Cooling pattern and mineralization history of the Saint Sylvestre and western Marche leucogranite pluton, French Massif Central : II. Thermal modelling and implications for the mecanisms of uranium mineralization

S. Scaillet and Michel Cuney and Christian Le Carlier de Veslud and Alain Cheilletz and Jean-Jacques Royer. ( 1996 )
in: Geochimica et Cosmochimica Acta, 60:23 (4673--4688)

Abstract

A two-dimensional (2-D) thermal modelling of the Saint Sylvestre—western Marche leucogranite complex (northwestern Limousin, French Massif Central, FMC) was conducted to help constrain the cooling history and the uranium mineralization postdating the time of intrusion by 40–50 m.y. Numerical simulation of the post-emplacement cooling of the complex (<700°C) indicates that the pluton thermally equilibrated with its country rocks (at around 360–400°C and a mean depth of 10.5 km) by conduction in as little as 4 m.y. after its intrusion age (324 ± 4 Ma). Integration of the regional Full-size image (<1 K) muscovite data in the 2-D model with an assumed universal Ar closure temperature of 325 ± 25°C reveals several sub-stages in the subsolidus cooling of the complex. The cooling pattern regionally defined by the muscovite data indicates that cooling was driven by the extensional exhumation and erosion of the thickened crust (+ intrusion) at a mean denudation rate of 0.3 mm y−1 Complete cooling below 325°C ended at 301 Ma via a transient faster denudation rate of 1.5 mm y−1 at the Westphalian-Stephanian boundary. The genetic relationships between the fluid circulations, the mineralization, and the cooling history of the pluton are discussed with particular emphasis on the tectonic process driving exhumation (extension). The initiation of the regional uplift at ∼320 Ma triggered at depth the circulation of in situ derived low-density aqueous fluids that reacted with the granite to form large vertical dissolution conduits (episyenites) characterized by the strong leaching of SiO2. The hydrothermal alteration was further enhanced during uplift by the structurally focused throughput of large volumes of aqueous fluids along brittle faults cutting across the laccolith. These conduits acted more than 20–30 m.y. after the trap formation as preferential channelways for the U-ore deposition at 270–280 Ma, due to sustained hydrothermal circulation adjacent to the high-heat producing terminal injections emplaced along the vertical fault zones and the metasomatic columns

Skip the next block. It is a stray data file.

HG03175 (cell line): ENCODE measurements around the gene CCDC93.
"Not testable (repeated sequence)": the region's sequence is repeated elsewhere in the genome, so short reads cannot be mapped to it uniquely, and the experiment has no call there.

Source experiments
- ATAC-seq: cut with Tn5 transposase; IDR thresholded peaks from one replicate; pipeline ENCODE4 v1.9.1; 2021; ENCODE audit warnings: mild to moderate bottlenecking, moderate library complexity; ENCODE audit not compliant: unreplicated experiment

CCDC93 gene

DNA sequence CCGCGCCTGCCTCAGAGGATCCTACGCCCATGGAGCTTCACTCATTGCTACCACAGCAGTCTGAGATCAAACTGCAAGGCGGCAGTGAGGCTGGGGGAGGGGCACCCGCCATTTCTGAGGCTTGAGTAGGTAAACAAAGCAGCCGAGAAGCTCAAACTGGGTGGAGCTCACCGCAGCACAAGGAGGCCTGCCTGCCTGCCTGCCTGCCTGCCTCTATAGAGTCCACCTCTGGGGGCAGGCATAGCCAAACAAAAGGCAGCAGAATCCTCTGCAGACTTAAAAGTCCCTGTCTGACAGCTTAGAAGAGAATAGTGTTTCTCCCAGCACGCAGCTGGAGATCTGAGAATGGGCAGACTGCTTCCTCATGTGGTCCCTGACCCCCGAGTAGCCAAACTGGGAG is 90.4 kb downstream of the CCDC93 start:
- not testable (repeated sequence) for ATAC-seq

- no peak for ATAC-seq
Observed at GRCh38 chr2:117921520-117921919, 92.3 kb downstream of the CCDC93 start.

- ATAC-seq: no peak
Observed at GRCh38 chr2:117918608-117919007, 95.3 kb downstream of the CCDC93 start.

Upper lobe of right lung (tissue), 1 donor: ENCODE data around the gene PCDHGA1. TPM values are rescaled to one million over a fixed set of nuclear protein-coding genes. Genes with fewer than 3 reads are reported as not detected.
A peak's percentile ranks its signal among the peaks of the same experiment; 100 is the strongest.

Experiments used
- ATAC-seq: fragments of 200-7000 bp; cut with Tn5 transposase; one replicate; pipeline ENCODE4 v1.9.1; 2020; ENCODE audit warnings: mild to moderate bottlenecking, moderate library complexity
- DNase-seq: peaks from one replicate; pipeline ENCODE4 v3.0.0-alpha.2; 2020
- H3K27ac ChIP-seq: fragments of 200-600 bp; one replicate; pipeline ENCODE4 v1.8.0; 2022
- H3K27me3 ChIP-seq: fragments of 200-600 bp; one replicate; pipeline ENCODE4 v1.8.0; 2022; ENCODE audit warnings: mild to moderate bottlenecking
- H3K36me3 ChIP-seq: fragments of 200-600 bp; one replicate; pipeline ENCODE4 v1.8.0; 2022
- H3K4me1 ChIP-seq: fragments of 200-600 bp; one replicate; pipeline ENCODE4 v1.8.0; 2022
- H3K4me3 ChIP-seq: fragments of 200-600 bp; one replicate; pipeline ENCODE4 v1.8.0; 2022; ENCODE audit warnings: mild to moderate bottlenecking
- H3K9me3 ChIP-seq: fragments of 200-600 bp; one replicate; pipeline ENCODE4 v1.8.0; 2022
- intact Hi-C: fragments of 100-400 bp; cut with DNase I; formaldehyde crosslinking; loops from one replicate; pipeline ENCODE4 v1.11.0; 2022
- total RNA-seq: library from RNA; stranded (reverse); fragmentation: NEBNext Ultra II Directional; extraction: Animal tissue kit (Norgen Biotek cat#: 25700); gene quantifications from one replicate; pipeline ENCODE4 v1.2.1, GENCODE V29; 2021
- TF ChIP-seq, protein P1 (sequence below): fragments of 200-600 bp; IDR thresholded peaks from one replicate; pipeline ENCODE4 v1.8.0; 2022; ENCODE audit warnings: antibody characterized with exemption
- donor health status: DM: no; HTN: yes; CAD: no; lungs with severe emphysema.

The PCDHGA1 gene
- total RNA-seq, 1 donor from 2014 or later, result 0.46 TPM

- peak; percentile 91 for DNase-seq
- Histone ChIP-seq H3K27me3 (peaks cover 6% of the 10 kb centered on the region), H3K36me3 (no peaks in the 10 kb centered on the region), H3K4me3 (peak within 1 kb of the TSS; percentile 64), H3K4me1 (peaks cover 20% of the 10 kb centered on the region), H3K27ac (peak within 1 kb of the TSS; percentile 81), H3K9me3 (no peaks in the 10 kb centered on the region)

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    BibTeX Reference

    @ARTICLE{,
        author = { Scaillet, S. and Cuney, Michel and Le Carlier de Veslud, Christian and Cheilletz, Alain and Royer, Jean-Jacques },
         title = { Cooling pattern and mineralization history of the Saint Sylvestre and western Marche leucogranite pluton, French Massif Central : II. Thermal modelling and implications for the mecanisms of uranium mineralization },
       journal = { Geochimica et Cosmochimica Acta },
        volume = { 60 },
        number = { 23 },
       chapter = { 0 },
          year = { 1996 },
         pages = { 4673--4688 },
      abstract = { A two-dimensional (2-D) thermal modelling of the Saint Sylvestre—western Marche leucogranite complex (northwestern Limousin, French Massif Central, FMC) was conducted to help constrain the cooling history and the uranium mineralization postdating the time of intrusion by 40–50 m.y. Numerical simulation of the post-emplacement cooling of the complex (<700°C) indicates that the pluton thermally equilibrated with its country rocks (at around 360–400°C and a mean depth of 10.5 km) by conduction in as little as 4 m.y. after its intrusion age (324 ± 4 Ma). Integration of the regional Full-size image (<1 K) muscovite data in the 2-D model with an assumed universal Ar closure temperature of 325 ± 25°C reveals several sub-stages in the subsolidus cooling of the complex. The cooling pattern regionally defined by the muscovite data indicates that cooling was driven by the extensional exhumation and erosion of the thickened crust (+ intrusion) at a mean denudation rate of 0.3 mm y−1 Complete cooling below 325°C ended at 301 Ma via a transient faster denudation rate of 1.5 mm y−1 at the Westphalian-Stephanian boundary.
    
    The genetic relationships between the fluid circulations, the mineralization, and the cooling history of the pluton are discussed with particular emphasis on the tectonic process driving exhumation (extension). The initiation of the regional uplift at ∼320 Ma triggered at depth the circulation of in situ derived low-density aqueous fluids that reacted with the granite to form large vertical dissolution conduits (episyenites) characterized by the strong leaching of SiO2. The hydrothermal alteration was further enhanced during uplift by the structurally focused throughput of large volumes of aqueous fluids along brittle faults cutting across the laccolith. These conduits acted more than 20–30 m.y. after the trap formation as preferential channelways for the U-ore deposition at 270–280 Ma, due to sustained hydrothermal circulation adjacent to the high-heat producing terminal injections emplaced along the vertical fault zones and the metasomatic columns }
    }